Paper Girls, Vol. 5 by Brian K. Vaughn, Cliff Chiang, Matt Wilson, & Jared K. Fletcher

So, in the last volume we left off with the girls arriving in the future. That’s where this one picks up. The girls just want to figure out how to get home. They manage to find some clues about the people in power, and shockingly, the girls know them. I think we finally got some solid answers in this book. Less about the actual time travel itself and more about the people in power. We learned who Grand Father was in a previous volume, but in this one we learn how he is in the time he is. I liked this volume. There’s still some homophobia which I didn’t like, especially since Mac calls KJ disgusting, but then kisses her toward the end of the volume. So, she’s homophobic but still kisses her friend. I just didn’t like the abrupt change of heart because I don’t think it was actually a change of heart. Overall, I liked this one. We finally got some solid answers, but the mystery is still there. There are still some things that haven’t been explained. I honestly sort of think they never will be seeing as there is only one volume left in the series, but it’s been a wild ride and I’m definitely interested to see how things end for these newspaper girls.

Paper Girls, Vol. 6 by Brian K. Vaughn, Cliff Chiang, Matt Wilson, & Jared K. Fletcher

The finale of this series might be my favorite. We only sort of get answers to all of the questions that have built up over the series, but it was enough to satisfy me. We learn a bit more about the rules of time traveling and the things that others have tried to do to avoid the inevitable future. I thought the final showdown was really interesting and I have also finally learned all of the papergirls names. Erin is the new girl, her story was the weirdest in the most interesting way. Mac actually sort of grows out of her homophobia in this one, but it isn’t something we get to see the reasoning behind. We just see her making an actual effort to stop using homophobic slurs, which I appreciated. KJ is the character that I feel like I like the best. She really goes through the most with learning more about herself. She’s a lesbian and following her on that discovery was hard, but wonderful. Finally, Tiffany. I think she’s the hardest working member of this team. She fights for the paper girls to keep their memories because if they don’t it’s likely they’ll never remain friends, and she wants them to stay friends. So, overall, I’m happy with this ending. Though it was a little confusing at the end seeing things a year later because there wasn’t really a solid label saying they’d jumped forward in time, so I originally thought they were back at the beginning of the night they met. But, despite that minor thing, I loved that Tiffany made the effort to continue their friendship. I think this series was a wild ride. It was incredibly fast-paced and full of non-stop action. There were twists and turns that I didn’t see coming. Even though everything wasn’t completely explained, I think enough was for me to be satisfied. I also have to say that the art for the whole series was stunning. The colors used for each of the different places in time were perfect. They matched the setting and changed as the girls time traveled which I thought was really interesting. This definitely won’t be a series that everyone loves. But my fellow science fiction nerds might enjoy this one.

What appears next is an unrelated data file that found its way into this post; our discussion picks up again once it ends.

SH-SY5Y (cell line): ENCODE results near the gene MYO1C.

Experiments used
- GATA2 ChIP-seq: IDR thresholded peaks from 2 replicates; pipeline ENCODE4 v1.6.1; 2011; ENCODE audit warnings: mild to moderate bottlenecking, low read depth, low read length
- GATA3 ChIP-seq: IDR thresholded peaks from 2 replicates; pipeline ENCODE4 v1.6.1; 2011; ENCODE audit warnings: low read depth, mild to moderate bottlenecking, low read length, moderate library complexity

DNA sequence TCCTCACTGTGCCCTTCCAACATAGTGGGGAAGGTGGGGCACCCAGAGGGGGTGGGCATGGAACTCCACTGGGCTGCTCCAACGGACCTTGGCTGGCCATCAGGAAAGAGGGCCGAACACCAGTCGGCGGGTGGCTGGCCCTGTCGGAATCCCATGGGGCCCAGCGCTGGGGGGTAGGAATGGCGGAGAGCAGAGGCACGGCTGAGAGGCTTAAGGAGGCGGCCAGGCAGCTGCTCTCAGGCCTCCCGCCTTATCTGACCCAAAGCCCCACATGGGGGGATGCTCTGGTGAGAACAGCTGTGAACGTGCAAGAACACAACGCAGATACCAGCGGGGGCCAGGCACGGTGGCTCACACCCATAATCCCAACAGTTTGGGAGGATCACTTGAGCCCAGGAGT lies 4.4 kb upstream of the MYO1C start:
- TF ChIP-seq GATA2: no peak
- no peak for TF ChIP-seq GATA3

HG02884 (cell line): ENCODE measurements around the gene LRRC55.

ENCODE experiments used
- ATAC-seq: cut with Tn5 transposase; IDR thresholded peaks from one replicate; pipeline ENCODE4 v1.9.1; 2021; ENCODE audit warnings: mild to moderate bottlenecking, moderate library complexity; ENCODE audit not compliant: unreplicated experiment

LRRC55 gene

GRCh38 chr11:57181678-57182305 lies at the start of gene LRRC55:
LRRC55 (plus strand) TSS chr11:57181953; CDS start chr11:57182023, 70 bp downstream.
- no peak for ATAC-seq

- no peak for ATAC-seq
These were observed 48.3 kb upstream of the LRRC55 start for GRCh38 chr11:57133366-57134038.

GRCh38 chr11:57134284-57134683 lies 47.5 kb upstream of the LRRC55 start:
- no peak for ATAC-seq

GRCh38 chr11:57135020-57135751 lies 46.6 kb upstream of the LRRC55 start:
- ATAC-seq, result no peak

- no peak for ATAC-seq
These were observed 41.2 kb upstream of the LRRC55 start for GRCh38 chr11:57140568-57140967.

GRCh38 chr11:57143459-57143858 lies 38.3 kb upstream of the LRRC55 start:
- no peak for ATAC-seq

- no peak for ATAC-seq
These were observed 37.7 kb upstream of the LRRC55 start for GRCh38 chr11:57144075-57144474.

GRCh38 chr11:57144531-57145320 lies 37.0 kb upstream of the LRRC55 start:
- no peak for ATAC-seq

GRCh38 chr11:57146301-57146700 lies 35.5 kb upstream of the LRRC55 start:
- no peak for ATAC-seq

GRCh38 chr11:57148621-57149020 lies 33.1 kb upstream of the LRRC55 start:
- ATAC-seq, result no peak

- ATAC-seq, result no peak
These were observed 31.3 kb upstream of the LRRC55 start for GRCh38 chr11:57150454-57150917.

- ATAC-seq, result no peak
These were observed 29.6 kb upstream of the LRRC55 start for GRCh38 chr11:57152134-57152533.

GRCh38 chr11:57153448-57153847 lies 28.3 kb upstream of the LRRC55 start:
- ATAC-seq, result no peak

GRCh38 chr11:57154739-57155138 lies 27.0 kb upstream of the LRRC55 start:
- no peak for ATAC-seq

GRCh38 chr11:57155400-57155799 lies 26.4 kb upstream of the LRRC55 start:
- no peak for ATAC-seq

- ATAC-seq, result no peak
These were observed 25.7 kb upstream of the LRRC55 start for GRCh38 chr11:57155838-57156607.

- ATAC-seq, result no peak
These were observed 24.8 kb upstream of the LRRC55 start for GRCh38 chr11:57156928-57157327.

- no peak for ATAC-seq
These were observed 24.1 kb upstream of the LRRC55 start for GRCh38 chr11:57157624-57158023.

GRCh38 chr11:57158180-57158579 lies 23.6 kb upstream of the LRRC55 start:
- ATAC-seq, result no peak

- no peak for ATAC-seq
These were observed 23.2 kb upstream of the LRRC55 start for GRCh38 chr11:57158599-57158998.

These are all the graphic novels I read in January and my thoughts on them. Are there any here that you’ve read or want to read? Also, do you like how I review them in the order that I read them or would you prefer that I review them in series order? So, would it have been better if I’d kept all the 5 Worlds series reviewed together and then the Paper Girls together instead of how they are listed here in the order that I read them? Let me know in the comments so I can adjust for my future mini-review wrap ups!

Keep on reading lovelies, Amanda.

2 thoughts on “Amanda’s January Graphic Novel Mini-Reviews

  1. Wow, you read a LOT of graphic novels this month– go you! I haven’t read very many myself, but weirdly, I read two this month: Beetle and the Hollowbones by Aliza Jayne and Estranged by Ethan Aldridge, and I really enjoyed both. 🙂 Thanks for sharing your mini reviews.

    1. I went on a bit of a graphic novel buying binge last year, so this year I want to actually read them all. Plus I discovered that I can borrow from my library and read them on my kindle, so that was a game changer for me! I haven’t heard of those, were they good?